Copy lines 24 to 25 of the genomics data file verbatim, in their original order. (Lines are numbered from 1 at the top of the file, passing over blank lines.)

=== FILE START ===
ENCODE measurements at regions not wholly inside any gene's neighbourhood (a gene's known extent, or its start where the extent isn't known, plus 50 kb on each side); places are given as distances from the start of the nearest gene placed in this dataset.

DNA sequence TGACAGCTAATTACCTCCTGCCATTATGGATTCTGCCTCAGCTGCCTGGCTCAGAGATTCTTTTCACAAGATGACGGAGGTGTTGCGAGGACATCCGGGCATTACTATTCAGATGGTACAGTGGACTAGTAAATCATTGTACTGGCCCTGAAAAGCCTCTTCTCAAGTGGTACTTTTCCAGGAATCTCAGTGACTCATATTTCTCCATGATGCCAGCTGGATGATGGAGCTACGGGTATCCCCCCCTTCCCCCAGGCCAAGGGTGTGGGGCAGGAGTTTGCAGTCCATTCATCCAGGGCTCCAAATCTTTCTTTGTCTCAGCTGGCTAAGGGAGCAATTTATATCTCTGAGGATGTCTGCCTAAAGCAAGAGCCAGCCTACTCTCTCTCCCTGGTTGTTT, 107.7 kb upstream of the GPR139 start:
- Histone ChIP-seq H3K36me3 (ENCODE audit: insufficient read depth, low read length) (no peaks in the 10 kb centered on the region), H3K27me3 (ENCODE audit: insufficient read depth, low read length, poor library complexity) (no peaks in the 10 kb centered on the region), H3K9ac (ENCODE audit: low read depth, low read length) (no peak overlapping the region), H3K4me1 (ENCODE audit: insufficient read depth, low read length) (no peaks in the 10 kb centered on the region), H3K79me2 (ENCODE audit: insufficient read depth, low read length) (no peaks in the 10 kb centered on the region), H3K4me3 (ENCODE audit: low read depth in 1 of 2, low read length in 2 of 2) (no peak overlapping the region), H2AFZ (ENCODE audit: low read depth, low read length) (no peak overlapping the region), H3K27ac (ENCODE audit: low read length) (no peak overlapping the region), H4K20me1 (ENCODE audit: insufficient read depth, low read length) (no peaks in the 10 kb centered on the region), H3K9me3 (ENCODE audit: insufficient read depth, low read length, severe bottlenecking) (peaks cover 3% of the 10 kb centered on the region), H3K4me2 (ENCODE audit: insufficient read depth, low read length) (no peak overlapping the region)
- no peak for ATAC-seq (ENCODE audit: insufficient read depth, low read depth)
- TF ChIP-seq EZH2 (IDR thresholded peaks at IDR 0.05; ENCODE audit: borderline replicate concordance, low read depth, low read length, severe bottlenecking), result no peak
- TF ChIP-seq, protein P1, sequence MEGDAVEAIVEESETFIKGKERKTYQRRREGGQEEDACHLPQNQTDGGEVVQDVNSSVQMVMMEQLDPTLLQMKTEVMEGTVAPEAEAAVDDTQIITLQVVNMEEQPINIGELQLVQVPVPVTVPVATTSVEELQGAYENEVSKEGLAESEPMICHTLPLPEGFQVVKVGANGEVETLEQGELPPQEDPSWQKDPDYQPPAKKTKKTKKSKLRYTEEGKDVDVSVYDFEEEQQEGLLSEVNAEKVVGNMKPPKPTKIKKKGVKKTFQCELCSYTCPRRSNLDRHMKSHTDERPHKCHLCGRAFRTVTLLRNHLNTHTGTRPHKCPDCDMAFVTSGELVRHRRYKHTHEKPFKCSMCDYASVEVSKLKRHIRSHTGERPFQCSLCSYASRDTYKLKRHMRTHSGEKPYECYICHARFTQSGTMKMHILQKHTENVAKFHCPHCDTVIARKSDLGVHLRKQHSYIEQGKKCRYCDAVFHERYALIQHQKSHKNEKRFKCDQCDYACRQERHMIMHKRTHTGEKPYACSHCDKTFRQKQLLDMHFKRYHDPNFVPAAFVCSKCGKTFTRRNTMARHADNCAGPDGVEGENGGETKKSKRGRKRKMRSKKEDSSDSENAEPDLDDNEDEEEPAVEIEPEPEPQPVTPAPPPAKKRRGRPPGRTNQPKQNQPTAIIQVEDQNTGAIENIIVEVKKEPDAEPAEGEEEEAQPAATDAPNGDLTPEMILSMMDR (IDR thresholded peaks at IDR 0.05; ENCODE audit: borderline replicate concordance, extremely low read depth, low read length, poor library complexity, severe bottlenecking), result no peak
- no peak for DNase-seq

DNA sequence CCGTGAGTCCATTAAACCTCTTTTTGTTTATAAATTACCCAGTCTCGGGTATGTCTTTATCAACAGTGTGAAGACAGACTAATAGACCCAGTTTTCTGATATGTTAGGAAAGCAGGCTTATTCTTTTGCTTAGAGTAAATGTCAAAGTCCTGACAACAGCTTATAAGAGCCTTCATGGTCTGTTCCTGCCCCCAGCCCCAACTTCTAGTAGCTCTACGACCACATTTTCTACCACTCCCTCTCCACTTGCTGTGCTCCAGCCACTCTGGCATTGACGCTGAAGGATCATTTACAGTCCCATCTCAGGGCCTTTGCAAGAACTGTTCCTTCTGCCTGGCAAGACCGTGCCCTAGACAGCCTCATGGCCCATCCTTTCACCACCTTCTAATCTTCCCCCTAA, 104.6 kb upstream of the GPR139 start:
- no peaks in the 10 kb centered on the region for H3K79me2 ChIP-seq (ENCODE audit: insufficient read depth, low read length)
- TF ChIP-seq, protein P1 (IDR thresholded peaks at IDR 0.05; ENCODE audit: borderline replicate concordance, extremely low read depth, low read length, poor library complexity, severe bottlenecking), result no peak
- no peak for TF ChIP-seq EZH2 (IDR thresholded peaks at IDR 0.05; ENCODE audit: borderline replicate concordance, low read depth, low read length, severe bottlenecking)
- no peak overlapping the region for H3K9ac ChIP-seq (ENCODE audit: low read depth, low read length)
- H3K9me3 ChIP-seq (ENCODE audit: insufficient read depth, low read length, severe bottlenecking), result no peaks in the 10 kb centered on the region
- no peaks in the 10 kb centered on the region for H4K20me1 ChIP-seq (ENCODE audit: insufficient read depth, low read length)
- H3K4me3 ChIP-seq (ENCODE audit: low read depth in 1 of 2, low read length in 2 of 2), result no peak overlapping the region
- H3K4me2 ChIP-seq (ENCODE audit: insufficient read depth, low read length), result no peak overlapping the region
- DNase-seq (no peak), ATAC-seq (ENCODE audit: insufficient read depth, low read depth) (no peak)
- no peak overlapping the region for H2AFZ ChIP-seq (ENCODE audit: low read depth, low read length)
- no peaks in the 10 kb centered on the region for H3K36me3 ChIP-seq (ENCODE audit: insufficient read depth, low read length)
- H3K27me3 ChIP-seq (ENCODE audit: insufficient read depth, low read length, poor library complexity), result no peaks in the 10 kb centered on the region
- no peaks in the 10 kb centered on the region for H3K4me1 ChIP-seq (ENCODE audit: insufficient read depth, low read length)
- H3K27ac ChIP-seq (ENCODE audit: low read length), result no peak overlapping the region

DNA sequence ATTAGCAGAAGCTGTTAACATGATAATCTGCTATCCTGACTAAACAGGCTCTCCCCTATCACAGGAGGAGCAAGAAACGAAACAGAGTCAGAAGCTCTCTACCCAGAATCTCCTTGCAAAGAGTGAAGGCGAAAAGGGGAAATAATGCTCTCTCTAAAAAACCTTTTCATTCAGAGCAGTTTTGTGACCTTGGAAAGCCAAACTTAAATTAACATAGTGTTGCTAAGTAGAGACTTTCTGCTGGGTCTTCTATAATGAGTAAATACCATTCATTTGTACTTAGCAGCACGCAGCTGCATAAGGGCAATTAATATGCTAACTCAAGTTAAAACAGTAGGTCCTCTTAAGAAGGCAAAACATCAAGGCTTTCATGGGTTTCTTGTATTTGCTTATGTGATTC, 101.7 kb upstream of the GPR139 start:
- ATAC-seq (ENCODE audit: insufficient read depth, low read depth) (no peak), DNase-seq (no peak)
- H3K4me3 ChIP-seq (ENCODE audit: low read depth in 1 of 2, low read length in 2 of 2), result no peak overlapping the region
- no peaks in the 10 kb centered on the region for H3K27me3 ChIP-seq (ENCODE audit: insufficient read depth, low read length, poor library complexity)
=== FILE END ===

- ATAC-seq (ENCODE audit: insufficient read depth, low read depth) (no peak), DNase-seq (no peak)
- H3K4me3 ChIP-seq (ENCODE audit: low read depth in 1 of 2, low read length in 2 of 2), result no peak overlapping the region